During World War II ordinary citizens across the country did their part for the war effort by planting victory gardens to lessen the demand on the food system caused by the war. Some have suggested that sustainability is about returning to the more efficient ways of the past and, until now, the concept of widespread victory gardens had been lost to history.
A Growing Trend
While they are not called victory gardens, there is a resurgence of growing ones food at home. Driven both both by the economy and environmental concerns, more and more families are turning to their backyards for sustenance. In fact, US seed sales are up 19% this year
and the number of homes growing vegetables is up 40%
. Backyard chickens also seem to be growing in popularity (you can see a picture of my chicks here
), although some disagree
Community Allotment Gardens
In many parts of Europe victory gardens never went away. These "Schreber," or "allotment
" gardens can often find a for-rent garden plot, oftentimes on residentially and commercially undesirable land beside railroads. Organizations like FutureFarmers are bringing back this concept here in the US
Victory Gardens at the White House
Even the White House has been home to a victory garden. Starting with Elanor Roosevelt during WWII, it is now being continued my Michelle Obama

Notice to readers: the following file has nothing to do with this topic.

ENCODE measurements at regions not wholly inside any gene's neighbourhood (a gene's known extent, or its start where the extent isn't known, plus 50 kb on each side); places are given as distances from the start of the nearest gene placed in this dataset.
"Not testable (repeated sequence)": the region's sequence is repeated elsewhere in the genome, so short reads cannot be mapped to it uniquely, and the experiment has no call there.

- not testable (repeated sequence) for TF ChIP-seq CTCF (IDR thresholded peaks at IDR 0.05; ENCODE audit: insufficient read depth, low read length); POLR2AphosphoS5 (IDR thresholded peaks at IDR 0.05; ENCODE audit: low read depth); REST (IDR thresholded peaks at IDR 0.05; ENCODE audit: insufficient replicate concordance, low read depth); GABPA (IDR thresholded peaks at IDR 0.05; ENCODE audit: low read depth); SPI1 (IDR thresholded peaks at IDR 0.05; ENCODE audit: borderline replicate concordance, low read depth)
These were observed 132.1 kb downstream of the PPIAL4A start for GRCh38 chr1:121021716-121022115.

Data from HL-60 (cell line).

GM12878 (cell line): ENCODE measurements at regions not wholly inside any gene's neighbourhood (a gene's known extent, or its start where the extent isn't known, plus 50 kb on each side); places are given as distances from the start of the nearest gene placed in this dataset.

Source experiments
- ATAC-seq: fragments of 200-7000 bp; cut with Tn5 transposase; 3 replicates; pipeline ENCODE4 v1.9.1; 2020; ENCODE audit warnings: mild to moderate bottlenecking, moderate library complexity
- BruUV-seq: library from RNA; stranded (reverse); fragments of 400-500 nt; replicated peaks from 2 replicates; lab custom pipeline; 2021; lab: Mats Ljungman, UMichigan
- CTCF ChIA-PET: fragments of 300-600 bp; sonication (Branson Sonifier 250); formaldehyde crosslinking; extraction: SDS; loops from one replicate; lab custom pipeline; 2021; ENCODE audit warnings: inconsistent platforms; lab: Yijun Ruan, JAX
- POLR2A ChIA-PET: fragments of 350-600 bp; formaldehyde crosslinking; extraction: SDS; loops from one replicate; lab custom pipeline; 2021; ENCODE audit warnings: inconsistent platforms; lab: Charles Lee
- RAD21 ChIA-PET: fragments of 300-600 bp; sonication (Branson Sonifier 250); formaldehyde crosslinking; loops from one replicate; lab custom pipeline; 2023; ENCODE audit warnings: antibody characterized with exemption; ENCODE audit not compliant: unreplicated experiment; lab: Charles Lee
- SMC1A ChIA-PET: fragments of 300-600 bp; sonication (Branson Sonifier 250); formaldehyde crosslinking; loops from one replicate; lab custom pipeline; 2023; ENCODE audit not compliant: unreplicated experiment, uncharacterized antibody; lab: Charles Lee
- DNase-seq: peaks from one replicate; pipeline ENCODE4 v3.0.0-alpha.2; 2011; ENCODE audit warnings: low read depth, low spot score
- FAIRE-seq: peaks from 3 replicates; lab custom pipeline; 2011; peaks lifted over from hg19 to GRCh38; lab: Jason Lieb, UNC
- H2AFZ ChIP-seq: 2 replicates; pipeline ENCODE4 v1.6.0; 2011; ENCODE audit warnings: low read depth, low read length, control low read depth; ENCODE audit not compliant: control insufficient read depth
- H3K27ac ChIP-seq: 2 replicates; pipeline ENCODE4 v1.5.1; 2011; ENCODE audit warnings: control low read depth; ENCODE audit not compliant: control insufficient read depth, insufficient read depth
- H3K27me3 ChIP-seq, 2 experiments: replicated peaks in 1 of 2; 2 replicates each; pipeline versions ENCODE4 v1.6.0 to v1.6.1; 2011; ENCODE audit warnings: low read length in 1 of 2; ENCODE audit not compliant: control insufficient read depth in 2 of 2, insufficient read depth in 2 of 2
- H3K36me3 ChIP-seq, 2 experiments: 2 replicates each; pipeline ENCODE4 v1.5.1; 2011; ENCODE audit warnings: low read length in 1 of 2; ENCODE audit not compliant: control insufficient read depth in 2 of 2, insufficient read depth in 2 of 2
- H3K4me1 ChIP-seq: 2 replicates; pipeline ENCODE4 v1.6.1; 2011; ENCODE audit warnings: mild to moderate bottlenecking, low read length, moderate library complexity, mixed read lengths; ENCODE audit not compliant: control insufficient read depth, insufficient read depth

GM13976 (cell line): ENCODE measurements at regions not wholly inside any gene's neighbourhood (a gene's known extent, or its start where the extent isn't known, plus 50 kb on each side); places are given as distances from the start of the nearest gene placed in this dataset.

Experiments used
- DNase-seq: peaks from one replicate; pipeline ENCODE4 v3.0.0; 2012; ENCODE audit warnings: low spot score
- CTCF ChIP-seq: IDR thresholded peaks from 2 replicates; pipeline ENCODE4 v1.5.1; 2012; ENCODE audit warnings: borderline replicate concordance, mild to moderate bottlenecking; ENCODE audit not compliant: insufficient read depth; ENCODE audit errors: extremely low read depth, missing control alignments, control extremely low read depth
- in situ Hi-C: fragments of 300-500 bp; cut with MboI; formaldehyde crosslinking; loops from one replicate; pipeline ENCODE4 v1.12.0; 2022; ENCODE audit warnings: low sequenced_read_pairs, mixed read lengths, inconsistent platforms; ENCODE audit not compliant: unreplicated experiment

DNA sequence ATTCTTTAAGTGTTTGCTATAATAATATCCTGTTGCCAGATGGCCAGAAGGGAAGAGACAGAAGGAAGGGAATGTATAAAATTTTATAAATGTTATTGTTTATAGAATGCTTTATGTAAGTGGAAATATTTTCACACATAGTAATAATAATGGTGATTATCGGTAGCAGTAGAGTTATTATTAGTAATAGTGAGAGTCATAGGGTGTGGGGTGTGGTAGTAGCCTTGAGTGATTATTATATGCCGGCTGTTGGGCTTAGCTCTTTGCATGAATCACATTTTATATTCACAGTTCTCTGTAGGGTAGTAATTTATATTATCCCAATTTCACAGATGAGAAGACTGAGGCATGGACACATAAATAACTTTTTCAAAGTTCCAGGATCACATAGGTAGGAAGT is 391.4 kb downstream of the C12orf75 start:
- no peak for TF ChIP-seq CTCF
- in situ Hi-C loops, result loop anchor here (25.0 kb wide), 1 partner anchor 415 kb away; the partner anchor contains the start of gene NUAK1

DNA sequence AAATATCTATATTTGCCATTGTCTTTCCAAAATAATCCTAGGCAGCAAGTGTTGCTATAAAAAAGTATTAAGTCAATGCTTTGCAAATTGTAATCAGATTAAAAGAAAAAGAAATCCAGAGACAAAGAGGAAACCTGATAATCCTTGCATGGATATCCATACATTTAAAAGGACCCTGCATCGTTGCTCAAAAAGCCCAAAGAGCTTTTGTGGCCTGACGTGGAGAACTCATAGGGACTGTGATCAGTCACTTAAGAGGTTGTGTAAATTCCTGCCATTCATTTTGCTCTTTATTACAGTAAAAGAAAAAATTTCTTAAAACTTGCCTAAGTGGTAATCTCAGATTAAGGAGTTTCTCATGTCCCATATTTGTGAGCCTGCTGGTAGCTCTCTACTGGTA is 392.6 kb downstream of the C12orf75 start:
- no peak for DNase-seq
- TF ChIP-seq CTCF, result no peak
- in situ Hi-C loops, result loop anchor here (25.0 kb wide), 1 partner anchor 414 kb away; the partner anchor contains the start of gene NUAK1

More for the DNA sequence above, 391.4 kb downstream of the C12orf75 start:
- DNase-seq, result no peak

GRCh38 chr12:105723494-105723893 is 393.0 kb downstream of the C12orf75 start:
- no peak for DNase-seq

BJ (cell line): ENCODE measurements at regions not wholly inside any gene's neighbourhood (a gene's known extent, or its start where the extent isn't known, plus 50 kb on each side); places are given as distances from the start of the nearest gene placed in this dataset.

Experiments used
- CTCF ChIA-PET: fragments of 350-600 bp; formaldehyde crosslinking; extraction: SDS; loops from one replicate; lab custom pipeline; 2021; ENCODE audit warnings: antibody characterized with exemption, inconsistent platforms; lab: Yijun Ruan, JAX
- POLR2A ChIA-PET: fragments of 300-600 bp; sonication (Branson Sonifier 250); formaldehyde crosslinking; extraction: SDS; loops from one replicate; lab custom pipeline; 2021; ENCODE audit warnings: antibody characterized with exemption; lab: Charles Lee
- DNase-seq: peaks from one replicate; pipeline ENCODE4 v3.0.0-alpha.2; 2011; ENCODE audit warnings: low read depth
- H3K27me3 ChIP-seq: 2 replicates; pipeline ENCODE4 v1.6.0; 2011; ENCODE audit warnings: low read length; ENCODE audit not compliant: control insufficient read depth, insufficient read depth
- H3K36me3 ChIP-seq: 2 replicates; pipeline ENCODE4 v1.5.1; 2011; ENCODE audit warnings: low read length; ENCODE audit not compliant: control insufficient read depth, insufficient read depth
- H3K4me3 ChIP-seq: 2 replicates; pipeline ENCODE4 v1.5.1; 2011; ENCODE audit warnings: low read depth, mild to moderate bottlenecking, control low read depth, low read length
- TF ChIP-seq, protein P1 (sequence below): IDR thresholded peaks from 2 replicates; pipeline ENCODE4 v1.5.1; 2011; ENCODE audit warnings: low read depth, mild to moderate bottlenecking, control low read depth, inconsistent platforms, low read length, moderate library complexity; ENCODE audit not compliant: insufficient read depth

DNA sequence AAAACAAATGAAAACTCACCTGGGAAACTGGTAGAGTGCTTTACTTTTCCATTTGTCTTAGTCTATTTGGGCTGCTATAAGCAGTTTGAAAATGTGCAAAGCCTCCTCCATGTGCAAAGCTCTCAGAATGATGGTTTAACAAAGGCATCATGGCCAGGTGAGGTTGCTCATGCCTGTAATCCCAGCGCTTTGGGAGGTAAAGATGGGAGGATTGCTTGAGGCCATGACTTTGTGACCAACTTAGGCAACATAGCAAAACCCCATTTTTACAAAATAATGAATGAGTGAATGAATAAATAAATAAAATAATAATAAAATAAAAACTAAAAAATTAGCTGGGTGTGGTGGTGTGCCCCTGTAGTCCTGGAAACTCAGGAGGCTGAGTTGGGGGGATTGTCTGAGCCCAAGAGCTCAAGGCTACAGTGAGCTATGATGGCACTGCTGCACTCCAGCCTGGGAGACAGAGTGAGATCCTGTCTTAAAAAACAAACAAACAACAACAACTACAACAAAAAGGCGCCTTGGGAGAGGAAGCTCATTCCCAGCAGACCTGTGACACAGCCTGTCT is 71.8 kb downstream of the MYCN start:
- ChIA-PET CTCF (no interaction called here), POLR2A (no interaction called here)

. Thanks to the internet we are now able to make backyard gardening easier than ever, with numerous how-to websites
providing information on making gardening easier, even for those without a green thumb.
Don't Forget the Backyard Fruit
The internet has even enabled and innovative new community fruit sharing program. Neighborhood Fruit
allows people with surplus fruit from their own trees to share them with other people in the community. Unwanted fruit no longer needs to spoil on the ground and those without their own trees no longer need to put up with half-ripe, globe trotting supermarket fruit. My own fruit trees should begin producing soon and I look forward to joining.Pablo writes a weekly column that aims to answer your pressing eco-quandries. Want to ask Pablo a question? Simply email Pablo(at)treehugger(dot)com. Pablo is the Vice President of Greenhouse Gas Management at ClimateCHECK, he helps major corporations measure and manage their greenhouse gas emissions and is the proud father of four backyard chickens.Image Source: Wikipedia.orgMore on organic gardeningFutureFarmersHow to Raise ChickensCommunity Fruit HarvestingObama's White House Garden